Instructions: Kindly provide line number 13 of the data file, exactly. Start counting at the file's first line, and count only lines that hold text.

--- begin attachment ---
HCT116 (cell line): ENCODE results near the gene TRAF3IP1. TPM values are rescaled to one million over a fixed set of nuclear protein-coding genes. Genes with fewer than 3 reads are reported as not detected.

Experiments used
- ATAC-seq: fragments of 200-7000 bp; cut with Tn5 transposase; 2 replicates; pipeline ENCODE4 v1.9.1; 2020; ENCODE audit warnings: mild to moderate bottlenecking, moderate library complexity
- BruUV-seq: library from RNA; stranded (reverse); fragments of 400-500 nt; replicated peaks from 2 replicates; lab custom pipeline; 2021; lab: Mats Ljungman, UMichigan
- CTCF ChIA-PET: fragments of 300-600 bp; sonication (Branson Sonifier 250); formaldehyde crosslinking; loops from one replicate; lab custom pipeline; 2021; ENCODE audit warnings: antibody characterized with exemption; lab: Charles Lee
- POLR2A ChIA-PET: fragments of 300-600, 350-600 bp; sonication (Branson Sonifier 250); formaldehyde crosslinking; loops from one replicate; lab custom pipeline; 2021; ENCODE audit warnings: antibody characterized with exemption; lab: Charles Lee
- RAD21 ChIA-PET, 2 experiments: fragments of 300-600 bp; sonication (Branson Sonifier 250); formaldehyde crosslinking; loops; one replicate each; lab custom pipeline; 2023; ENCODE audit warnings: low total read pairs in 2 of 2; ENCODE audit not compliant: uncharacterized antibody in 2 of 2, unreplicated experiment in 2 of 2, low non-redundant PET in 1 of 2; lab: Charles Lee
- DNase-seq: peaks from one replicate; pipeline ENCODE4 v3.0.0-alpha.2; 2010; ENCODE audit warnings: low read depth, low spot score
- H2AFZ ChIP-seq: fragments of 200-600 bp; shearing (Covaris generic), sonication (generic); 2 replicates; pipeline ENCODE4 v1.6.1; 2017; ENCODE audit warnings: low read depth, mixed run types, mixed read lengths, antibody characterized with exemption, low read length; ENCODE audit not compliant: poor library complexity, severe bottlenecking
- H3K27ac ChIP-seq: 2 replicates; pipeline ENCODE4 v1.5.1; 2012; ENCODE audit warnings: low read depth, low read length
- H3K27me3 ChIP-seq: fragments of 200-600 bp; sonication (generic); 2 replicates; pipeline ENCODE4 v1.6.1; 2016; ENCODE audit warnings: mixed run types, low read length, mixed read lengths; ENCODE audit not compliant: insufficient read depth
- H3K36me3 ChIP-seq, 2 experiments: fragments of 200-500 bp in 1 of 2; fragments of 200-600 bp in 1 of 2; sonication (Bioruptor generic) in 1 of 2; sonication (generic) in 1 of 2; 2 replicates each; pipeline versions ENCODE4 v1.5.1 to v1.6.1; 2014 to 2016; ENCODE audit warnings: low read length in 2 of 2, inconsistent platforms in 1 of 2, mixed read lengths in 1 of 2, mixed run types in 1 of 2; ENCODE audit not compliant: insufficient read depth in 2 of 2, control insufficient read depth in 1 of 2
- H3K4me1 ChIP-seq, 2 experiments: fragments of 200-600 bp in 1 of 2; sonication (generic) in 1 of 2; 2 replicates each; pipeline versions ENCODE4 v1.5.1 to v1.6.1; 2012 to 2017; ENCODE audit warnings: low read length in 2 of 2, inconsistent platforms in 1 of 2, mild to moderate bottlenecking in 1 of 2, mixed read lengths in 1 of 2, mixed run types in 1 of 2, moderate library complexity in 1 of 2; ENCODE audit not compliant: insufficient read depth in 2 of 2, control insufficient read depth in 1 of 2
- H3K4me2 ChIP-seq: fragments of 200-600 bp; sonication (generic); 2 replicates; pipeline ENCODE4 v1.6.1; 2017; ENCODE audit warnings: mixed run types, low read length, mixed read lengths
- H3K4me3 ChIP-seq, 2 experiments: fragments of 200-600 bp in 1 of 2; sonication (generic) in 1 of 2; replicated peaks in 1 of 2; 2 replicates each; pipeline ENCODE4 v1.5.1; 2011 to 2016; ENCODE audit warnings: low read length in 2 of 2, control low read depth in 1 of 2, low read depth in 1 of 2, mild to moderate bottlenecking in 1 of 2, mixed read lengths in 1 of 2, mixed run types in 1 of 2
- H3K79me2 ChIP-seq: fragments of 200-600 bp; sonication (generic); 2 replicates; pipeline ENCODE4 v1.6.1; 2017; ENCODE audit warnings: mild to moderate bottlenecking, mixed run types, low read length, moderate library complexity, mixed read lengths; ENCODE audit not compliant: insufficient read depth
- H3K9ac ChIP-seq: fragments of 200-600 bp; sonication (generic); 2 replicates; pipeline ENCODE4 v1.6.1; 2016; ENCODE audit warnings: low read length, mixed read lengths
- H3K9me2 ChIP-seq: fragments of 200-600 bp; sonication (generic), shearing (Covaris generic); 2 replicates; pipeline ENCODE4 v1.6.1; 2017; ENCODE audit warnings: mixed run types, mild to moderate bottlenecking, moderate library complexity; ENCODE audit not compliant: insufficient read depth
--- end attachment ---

- H3K4me1 ChIP-seq, 2 experiments: fragments of 200-600 bp in 1 of 2; sonication (generic) in 1 of 2; 2 replicates each; pipeline versions ENCODE4 v1.5.1 to v1.6.1; 2012 to 2017; ENCODE audit warnings: low read length in 2 of 2, inconsistent platforms in 1 of 2, mild to moderate bottlenecking in 1 of 2, mixed read lengths in 1 of 2, mixed run types in 1 of 2, moderate library complexity in 1 of 2; ENCODE audit not compliant: insufficient read depth in 2 of 2, control insufficient read depth in 1 of 2